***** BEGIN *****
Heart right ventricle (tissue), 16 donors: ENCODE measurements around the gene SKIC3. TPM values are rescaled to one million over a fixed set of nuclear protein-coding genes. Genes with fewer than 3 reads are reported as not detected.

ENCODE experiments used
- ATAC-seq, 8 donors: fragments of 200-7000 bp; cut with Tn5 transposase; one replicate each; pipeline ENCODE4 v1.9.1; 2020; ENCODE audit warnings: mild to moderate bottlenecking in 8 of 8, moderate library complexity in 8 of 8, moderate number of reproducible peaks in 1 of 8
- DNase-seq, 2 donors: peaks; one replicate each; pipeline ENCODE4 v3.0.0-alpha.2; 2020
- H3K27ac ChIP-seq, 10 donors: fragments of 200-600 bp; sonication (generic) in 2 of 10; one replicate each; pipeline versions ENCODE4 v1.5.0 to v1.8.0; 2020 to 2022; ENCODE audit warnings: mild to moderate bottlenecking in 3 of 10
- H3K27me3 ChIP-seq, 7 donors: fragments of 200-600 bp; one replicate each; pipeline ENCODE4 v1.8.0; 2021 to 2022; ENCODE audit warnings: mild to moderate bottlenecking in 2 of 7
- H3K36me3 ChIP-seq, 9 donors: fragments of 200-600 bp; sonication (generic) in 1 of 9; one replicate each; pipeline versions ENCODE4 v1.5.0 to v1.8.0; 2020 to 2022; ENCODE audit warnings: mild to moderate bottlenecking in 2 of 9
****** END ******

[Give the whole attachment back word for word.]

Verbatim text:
Heart right ventricle (tissue), 16 donors: ENCODE measurements around the gene SKIC3. TPM values are rescaled to one million over a fixed set of nuclear protein-coding genes. Genes with fewer than 3 reads are reported as not detected.

ENCODE experiments used
- ATAC-seq, 8 donors: fragments of 200-7000 bp; cut with Tn5 transposase; one replicate each; pipeline ENCODE4 v1.9.1; 2020; ENCODE audit warnings: mild to moderate bottlenecking in 8 of 8, moderate library complexity in 8 of 8, moderate number of reproducible peaks in 1 of 8
- DNase-seq, 2 donors: peaks; one replicate each; pipeline ENCODE4 v3.0.0-alpha.2; 2020
- H3K27ac ChIP-seq, 10 donors: fragments of 200-600 bp; sonication (generic) in 2 of 10; one replicate each; pipeline versions ENCODE4 v1.5.0 to v1.8.0; 2020 to 2022; ENCODE audit warnings: mild to moderate bottlenecking in 3 of 10
- H3K27me3 ChIP-seq, 7 donors: fragments of 200-600 bp; one replicate each; pipeline ENCODE4 v1.8.0; 2021 to 2022; ENCODE audit warnings: mild to moderate bottlenecking in 2 of 7
- H3K36me3 ChIP-seq, 9 donors: fragments of 200-600 bp; sonication (generic) in 1 of 9; one replicate each; pipeline versions ENCODE4 v1.5.0 to v1.8.0; 2020 to 2022; ENCODE audit warnings: mild to moderate bottlenecking in 2 of 9